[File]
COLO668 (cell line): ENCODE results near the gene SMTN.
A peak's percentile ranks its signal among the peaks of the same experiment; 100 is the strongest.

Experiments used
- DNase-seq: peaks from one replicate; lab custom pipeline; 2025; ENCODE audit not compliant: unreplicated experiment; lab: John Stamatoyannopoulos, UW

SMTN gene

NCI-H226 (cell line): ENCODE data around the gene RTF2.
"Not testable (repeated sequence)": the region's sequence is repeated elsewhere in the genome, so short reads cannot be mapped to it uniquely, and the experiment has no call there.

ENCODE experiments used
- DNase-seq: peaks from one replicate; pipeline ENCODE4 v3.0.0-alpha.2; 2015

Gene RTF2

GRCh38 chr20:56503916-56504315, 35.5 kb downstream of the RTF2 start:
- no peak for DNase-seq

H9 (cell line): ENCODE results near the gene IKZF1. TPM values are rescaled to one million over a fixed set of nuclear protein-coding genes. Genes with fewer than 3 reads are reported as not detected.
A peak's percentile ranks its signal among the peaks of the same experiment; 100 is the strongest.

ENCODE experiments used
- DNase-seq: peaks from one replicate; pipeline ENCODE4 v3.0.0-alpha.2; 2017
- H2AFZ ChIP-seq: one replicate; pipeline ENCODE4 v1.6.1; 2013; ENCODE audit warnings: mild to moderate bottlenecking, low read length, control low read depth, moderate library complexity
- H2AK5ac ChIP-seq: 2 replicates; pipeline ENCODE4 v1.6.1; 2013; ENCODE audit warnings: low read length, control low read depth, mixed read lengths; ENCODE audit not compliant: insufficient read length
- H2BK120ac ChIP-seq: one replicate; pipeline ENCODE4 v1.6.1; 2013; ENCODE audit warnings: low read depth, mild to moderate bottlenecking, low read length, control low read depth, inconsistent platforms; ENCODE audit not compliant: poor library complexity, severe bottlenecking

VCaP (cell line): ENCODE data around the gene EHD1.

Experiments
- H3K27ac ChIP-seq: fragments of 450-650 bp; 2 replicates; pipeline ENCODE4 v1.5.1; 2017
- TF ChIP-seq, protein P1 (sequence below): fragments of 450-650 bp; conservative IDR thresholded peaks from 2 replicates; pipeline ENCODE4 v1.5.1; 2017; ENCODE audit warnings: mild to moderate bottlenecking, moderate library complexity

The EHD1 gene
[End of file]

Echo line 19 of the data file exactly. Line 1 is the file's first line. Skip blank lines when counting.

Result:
- H2BK120ac ChIP-seq: one replicate; pipeline ENCODE4 v1.6.1; 2013; ENCODE audit warnings: low read depth, mild to moderate bottlenecking, low read length, control low read depth, inconsistent platforms; ENCODE audit not compliant: poor library complexity, severe bottlenecking